However venerable that interpretation is, though, it is not the only one. As long ago as the Middle Ages, the Scotist school of Franciscan theologians suggested another. They raised the question of whether the Incarnation would have occurred apart from sen; and they answered it, Yes. In other words, they saw the action of God in Christ, not as an incidental patching of the fabric of creation, but as part of its very texture. For our purposes—in this context of a world run by desire for God—that opens up the possibility that the Word in Jesus was not so much doing bits of busy work to jimmy things into line as he was being his own fetching self right there in the midst of creation.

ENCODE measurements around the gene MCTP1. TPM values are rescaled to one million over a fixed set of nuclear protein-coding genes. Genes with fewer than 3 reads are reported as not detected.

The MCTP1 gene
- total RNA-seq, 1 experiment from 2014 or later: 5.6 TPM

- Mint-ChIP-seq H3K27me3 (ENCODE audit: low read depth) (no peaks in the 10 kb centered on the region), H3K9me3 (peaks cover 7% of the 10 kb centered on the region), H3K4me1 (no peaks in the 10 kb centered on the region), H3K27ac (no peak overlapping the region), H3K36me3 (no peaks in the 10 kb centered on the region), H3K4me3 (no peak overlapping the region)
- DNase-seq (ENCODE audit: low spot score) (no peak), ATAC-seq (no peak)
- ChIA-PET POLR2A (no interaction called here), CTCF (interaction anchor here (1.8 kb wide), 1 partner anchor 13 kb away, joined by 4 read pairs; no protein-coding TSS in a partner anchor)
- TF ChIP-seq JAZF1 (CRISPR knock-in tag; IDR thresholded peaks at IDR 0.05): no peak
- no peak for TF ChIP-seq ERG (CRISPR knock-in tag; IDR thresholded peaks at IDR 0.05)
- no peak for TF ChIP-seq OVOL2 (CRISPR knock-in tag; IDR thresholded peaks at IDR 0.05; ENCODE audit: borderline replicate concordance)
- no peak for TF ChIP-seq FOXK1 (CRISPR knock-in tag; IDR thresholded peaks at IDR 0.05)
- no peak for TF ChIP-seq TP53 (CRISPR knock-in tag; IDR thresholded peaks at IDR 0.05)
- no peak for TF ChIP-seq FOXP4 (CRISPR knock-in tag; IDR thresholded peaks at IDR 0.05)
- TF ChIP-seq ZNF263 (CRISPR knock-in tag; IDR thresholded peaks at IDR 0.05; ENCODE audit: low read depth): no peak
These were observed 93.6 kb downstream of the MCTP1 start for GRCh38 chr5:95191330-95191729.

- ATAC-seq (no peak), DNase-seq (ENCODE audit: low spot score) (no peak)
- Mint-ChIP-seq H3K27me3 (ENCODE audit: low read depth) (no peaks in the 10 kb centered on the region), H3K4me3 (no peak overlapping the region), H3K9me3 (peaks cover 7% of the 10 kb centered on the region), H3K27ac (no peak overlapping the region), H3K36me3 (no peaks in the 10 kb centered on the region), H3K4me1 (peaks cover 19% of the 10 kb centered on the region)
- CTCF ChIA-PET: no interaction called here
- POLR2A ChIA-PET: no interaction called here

And there you have the bridge from a mechanical to a personal analogy to the divine help. When we say that a friend “helped” us, two meanings are possible. In the case where our need was for a Band-Aid, a gallon of gas or a push on a cold morning, we have in mind mechanical help; help for times when help was at least possible. But when nothing can be helped, when the dead are irretrievably dead and the beloved lost for good, what do we mean by telling Harry how much help he was to us in our need? He did nothing; he rescued no one from the pit, he brought no one back from the ends of the earth. Still, we are glad of him; we protest that without him we would never have made it. Yet we know perfectly well we could have gotten through it just by breathing in and out. That means, therefore, that what we thank him for is precisely personal help. It was his presence, not the things that he did, that made the difference.